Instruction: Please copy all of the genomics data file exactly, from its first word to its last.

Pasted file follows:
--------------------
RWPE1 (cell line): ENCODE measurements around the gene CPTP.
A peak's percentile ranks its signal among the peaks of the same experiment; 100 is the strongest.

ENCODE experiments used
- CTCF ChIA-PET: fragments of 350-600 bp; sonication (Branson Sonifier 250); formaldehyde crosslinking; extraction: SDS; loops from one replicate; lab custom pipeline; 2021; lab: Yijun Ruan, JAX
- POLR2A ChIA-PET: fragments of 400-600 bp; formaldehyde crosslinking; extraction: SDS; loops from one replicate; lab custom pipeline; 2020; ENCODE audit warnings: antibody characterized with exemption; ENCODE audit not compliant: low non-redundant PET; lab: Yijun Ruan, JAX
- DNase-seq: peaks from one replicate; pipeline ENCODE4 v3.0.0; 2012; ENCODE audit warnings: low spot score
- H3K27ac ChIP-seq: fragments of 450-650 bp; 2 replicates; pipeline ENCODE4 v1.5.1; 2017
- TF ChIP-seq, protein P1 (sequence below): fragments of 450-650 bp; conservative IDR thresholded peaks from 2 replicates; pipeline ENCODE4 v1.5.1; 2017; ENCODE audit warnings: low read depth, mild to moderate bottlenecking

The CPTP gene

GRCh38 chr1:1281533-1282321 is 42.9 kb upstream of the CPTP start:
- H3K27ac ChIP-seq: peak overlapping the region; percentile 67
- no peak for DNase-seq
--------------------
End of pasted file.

RWPE1 (cell line): ENCODE measurements around the gene CPTP.
A peak's percentile ranks its signal among the peaks of the same experiment; 100 is the strongest.

ENCODE experiments used
- CTCF ChIA-PET: fragments of 350-600 bp; sonication (Branson Sonifier 250); formaldehyde crosslinking; extraction: SDS; loops from one replicate; lab custom pipeline; 2021; lab: Yijun Ruan, JAX
- POLR2A ChIA-PET: fragments of 400-600 bp; formaldehyde crosslinking; extraction: SDS; loops from one replicate; lab custom pipeline; 2020; ENCODE audit warnings: antibody characterized with exemption; ENCODE audit not compliant: low non-redundant PET; lab: Yijun Ruan, JAX
- DNase-seq: peaks from one replicate; pipeline ENCODE4 v3.0.0; 2012; ENCODE audit warnings: low spot score
- H3K27ac ChIP-seq: fragments of 450-650 bp; 2 replicates; pipeline ENCODE4 v1.5.1; 2017
- TF ChIP-seq, protein P1 (sequence below): fragments of 450-650 bp; conservative IDR thresholded peaks from 2 replicates; pipeline ENCODE4 v1.5.1; 2017; ENCODE audit warnings: low read depth, mild to moderate bottlenecking

The CPTP gene

GRCh38 chr1:1281533-1282321 is 42.9 kb upstream of the CPTP start:
- H3K27ac ChIP-seq: peak overlapping the region; percentile 67
- no peak for DNase-seq